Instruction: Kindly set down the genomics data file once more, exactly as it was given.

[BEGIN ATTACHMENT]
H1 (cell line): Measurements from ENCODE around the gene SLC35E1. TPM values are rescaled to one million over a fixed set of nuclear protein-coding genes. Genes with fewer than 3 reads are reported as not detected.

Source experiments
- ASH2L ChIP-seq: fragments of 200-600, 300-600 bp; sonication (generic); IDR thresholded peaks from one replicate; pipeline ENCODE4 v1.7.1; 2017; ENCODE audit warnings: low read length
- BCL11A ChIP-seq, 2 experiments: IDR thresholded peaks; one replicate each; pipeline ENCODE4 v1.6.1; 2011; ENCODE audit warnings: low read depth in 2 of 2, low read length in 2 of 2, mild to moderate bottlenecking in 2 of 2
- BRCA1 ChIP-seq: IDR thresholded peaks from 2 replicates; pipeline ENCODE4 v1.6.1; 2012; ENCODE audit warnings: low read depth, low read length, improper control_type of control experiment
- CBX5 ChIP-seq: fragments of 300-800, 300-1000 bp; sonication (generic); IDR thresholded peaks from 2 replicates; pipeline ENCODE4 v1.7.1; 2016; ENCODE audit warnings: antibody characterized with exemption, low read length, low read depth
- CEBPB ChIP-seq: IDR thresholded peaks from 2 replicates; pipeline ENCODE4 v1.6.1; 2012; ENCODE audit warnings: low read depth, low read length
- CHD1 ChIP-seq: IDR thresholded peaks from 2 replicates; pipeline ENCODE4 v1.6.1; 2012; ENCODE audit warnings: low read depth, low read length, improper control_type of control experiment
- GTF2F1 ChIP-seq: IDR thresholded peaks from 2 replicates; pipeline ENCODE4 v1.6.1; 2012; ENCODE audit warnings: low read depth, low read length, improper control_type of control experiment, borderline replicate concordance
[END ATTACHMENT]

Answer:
H1 (cell line): Measurements from ENCODE around the gene SLC35E1. TPM values are rescaled to one million over a fixed set of nuclear protein-coding genes. Genes with fewer than 3 reads are reported as not detected.

Source experiments
- ASH2L ChIP-seq: fragments of 200-600, 300-600 bp; sonication (generic); IDR thresholded peaks from one replicate; pipeline ENCODE4 v1.7.1; 2017; ENCODE audit warnings: low read length
- BCL11A ChIP-seq, 2 experiments: IDR thresholded peaks; one replicate each; pipeline ENCODE4 v1.6.1; 2011; ENCODE audit warnings: low read depth in 2 of 2, low read length in 2 of 2, mild to moderate bottlenecking in 2 of 2
- BRCA1 ChIP-seq: IDR thresholded peaks from 2 replicates; pipeline ENCODE4 v1.6.1; 2012; ENCODE audit warnings: low read depth, low read length, improper control_type of control experiment
- CBX5 ChIP-seq: fragments of 300-800, 300-1000 bp; sonication (generic); IDR thresholded peaks from 2 replicates; pipeline ENCODE4 v1.7.1; 2016; ENCODE audit warnings: antibody characterized with exemption, low read length, low read depth
- CEBPB ChIP-seq: IDR thresholded peaks from 2 replicates; pipeline ENCODE4 v1.6.1; 2012; ENCODE audit warnings: low read depth, low read length
- CHD1 ChIP-seq: IDR thresholded peaks from 2 replicates; pipeline ENCODE4 v1.6.1; 2012; ENCODE audit warnings: low read depth, low read length, improper control_type of control experiment
- GTF2F1 ChIP-seq: IDR thresholded peaks from 2 replicates; pipeline ENCODE4 v1.6.1; 2012; ENCODE audit warnings: low read depth, low read length, improper control_type of control experiment, borderline replicate concordance